Comet-chaser to lift-off

The European Space Agency (ESA) has said the twice-delayed launch of its comet-chasing spacecraft Rosetta has been rescheduled.

    Rosetta will rendezvous with the comet in deep space

    There are two possibilities for liftoff, at 0717 GMT on Tuesday or at 0737 GMT, ESA's press office said.

       

    The launch, from ESA's base in Kourou, French Guiana, was initially programmed for last Thursday, but was delayed by high-altitude winds.

      

    A second attempt, on Friday, was postponed after a piece of foam insulation broke away from the fuel tank of the Ariane 5 launcher.

      

    Launch operators Arianespace said the foam problem had been fixed and an "overall inspection" of the tank's insulating tiles had been carried out.

     

    Enigmatic phenomena

      

    Rosetta is designed to rendezvous with a comet in deep space and escort it on its path around the Sun in an attempt to uncover the secrets of one of the most enigmatic phenomena in the Solar System.

      

    Its five-billion-km trek will require four planetary flybys of Earth and Mars to build up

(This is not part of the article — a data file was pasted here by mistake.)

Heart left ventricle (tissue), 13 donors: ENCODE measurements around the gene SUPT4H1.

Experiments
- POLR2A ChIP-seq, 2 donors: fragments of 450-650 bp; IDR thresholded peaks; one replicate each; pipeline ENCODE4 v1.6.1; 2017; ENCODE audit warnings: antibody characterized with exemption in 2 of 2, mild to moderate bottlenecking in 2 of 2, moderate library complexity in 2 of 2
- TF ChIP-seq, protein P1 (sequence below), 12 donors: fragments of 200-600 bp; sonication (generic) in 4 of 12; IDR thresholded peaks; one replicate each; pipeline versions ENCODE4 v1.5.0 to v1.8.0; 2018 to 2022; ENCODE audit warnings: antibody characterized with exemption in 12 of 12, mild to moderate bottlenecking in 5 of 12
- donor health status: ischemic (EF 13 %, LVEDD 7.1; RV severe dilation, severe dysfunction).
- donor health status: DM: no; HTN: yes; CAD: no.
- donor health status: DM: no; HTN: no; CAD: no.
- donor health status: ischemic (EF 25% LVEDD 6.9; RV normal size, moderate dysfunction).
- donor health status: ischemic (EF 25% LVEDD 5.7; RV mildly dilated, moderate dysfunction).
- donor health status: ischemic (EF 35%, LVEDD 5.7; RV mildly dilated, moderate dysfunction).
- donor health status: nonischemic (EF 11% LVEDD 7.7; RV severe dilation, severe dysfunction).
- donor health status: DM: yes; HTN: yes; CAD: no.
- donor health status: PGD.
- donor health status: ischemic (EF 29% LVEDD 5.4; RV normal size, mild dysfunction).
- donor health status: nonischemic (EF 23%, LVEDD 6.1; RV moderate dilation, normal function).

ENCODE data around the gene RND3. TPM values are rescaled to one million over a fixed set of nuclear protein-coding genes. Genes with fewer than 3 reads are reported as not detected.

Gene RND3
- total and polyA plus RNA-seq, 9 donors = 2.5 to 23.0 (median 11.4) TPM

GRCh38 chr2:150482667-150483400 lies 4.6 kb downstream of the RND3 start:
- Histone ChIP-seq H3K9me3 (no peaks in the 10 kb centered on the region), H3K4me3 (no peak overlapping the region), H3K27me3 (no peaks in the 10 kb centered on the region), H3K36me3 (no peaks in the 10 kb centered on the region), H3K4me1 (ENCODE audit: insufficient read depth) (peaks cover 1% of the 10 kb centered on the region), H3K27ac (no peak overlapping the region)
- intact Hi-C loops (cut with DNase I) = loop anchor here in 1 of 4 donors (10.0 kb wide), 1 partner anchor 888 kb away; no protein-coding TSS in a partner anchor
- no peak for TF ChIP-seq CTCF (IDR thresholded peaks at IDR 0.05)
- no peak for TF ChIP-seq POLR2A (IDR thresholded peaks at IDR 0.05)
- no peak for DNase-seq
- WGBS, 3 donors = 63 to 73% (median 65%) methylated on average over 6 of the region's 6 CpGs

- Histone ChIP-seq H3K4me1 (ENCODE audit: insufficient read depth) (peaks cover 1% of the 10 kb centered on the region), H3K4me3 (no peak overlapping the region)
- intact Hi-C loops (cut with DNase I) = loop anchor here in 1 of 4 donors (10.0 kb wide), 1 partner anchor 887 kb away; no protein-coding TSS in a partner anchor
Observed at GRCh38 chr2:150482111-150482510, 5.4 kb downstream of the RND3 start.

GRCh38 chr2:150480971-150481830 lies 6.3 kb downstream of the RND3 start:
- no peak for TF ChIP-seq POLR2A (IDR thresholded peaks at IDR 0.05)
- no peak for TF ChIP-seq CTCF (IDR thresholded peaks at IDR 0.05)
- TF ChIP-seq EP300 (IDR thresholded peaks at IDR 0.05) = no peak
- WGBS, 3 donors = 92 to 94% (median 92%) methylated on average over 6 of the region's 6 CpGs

sufficient speed to meet comet Churyumov-Gerasimenko 675 million kilometres from the Sun, 10 years from now.

      

    Laden with remote sensors to map the comet's surface, Rosetta will then follow the comet as it orbits around the Sun and then drop a small miniature laboratory onto its surface to carry out chemical and geological analysis.

      

    Astrophysicists believe comets are primitive material left over from the formation of the planets and may contain complex, volatile molecules.

      

    These could have "seeded" the infant Earth with the building blocks for DNA, according to one theory.

    SOURCE: AFP


    YOU MIGHT ALSO LIKE

    Survivor stories from Super Typhoon Haiyan

    Survivor stories from Super Typhoon Haiyan

    The Philippines’ Typhoon Haiyan was the strongest storm ever to make landfall. Five years on, we revisit this story.

    How Moscow lost Riyadh in 1938

    How Moscow lost Riyadh in 1938

    Russian-Saudi relations could be very different today, if Stalin hadn't killed the Soviet ambassador to Saudi Arabia.

    We Are Still Here: A Story from Native Alaska

    We Are Still Here: A Story from Native Alaska

    From Qatar to Alaska, a personal journey exploring what it means to belong when your culture is endangered.